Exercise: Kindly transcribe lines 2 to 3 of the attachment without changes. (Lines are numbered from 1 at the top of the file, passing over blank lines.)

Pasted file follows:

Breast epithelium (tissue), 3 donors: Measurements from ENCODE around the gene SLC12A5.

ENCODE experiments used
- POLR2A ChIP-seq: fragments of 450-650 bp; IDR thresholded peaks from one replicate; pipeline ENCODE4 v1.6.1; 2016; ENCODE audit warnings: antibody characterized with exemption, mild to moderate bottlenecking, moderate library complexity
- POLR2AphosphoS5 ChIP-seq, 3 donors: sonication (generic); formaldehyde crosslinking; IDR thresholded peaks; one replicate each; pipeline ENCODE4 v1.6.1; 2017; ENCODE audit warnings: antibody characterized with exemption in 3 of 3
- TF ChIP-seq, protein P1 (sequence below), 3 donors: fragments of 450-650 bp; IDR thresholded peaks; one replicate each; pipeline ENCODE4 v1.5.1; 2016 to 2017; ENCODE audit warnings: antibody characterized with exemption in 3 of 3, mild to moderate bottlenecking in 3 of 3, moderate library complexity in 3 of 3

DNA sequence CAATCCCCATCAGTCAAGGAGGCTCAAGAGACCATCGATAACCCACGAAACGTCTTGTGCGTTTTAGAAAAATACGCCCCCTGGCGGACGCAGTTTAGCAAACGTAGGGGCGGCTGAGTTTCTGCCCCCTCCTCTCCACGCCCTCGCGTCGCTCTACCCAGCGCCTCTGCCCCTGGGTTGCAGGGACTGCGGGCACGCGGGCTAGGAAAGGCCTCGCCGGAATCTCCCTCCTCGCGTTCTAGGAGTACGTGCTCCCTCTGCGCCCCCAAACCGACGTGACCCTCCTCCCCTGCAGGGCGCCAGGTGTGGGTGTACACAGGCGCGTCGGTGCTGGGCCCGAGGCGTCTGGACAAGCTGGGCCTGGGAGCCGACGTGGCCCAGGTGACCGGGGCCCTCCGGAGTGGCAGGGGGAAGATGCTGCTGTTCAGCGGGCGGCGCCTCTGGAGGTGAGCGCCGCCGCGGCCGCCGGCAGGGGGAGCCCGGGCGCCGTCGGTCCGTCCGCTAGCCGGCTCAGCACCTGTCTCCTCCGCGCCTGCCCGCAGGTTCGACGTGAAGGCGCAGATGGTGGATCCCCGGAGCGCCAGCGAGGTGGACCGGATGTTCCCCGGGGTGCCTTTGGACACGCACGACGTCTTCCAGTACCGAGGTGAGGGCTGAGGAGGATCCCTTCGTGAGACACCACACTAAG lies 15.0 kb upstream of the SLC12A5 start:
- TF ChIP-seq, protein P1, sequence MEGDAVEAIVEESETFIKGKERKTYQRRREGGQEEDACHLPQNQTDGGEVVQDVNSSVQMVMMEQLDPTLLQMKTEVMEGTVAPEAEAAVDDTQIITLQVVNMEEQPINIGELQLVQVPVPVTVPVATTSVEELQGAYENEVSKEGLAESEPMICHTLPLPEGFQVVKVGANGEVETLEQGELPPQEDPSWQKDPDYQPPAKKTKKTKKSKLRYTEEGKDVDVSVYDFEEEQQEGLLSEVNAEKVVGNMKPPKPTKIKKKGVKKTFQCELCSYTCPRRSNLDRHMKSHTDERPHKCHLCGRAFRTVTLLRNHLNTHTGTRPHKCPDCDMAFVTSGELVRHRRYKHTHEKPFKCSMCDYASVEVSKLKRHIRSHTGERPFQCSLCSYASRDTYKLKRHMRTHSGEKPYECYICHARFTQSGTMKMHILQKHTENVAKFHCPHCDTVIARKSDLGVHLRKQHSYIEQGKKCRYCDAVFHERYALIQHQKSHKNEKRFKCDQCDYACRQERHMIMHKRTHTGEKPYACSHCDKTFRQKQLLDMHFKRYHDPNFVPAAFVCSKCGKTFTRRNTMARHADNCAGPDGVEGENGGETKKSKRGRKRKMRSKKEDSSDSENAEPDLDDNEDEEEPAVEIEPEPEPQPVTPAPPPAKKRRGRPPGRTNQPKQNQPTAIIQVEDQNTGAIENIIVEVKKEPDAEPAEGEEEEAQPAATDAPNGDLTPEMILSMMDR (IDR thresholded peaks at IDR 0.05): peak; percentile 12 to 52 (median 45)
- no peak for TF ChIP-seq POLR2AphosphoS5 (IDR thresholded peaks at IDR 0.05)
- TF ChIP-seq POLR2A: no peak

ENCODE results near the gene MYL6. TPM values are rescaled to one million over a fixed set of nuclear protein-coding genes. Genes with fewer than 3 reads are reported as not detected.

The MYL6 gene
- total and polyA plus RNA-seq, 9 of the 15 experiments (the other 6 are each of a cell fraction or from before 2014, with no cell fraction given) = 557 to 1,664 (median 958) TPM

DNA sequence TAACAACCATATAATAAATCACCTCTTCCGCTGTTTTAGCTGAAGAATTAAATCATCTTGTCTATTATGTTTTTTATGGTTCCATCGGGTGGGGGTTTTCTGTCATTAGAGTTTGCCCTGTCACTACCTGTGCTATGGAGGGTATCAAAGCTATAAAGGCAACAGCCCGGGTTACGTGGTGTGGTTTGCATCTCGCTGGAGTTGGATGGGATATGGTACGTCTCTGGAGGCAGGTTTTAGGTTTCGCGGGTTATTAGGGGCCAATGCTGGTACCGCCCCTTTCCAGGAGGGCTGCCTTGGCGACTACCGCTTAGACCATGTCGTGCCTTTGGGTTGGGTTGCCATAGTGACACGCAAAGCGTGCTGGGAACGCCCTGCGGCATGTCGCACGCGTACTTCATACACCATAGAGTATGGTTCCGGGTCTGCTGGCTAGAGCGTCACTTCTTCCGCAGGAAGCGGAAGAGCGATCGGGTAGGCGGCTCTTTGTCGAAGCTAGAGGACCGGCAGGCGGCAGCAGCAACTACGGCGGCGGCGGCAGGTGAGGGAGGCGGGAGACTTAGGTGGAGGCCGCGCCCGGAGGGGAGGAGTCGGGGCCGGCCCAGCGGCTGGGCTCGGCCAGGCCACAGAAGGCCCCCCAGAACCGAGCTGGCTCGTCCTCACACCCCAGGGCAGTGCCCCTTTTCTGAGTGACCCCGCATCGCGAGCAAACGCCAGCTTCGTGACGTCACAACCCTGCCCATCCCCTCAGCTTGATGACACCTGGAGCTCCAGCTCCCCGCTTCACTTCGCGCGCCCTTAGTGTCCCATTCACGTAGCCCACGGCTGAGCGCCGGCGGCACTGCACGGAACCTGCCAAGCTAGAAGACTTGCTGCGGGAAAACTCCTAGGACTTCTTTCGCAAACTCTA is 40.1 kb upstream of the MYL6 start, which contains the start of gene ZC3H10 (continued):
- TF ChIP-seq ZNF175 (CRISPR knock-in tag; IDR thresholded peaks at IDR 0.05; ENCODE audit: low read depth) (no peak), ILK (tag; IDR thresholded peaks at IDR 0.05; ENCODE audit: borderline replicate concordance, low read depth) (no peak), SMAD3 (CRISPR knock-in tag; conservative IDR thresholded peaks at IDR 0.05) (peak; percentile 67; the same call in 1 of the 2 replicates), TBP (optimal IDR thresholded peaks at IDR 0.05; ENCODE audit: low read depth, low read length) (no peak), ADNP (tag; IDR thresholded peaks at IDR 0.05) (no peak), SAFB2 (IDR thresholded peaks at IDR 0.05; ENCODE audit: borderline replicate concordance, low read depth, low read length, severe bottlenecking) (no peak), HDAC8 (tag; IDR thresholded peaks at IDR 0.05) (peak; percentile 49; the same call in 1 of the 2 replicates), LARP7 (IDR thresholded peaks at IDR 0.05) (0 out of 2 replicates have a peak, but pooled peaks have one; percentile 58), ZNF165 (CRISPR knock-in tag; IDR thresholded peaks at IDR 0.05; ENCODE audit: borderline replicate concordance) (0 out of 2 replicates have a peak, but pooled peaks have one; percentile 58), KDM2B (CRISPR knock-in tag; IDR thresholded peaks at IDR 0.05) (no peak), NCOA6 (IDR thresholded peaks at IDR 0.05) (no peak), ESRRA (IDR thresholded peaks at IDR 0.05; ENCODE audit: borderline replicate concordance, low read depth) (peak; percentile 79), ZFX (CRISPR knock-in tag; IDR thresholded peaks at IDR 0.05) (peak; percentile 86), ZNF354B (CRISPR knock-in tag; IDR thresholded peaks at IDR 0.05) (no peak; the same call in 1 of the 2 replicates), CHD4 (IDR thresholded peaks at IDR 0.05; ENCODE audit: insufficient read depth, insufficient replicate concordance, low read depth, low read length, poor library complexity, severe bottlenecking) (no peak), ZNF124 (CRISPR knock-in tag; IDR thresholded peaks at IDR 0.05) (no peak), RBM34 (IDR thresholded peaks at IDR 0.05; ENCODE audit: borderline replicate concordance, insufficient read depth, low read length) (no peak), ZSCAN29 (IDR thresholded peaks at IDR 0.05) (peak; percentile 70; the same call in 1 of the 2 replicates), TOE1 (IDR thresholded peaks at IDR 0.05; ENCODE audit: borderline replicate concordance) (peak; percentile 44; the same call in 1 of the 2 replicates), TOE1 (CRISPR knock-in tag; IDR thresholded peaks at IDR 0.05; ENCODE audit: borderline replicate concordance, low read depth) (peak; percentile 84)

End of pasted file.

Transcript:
ENCODE experiments used
- POLR2A ChIP-seq: fragments of 450-650 bp; IDR thresholded peaks from one replicate; pipeline ENCODE4 v1.6.1; 2016; ENCODE audit warnings: antibody characterized with exemption, mild to moderate bottlenecking, moderate library complexity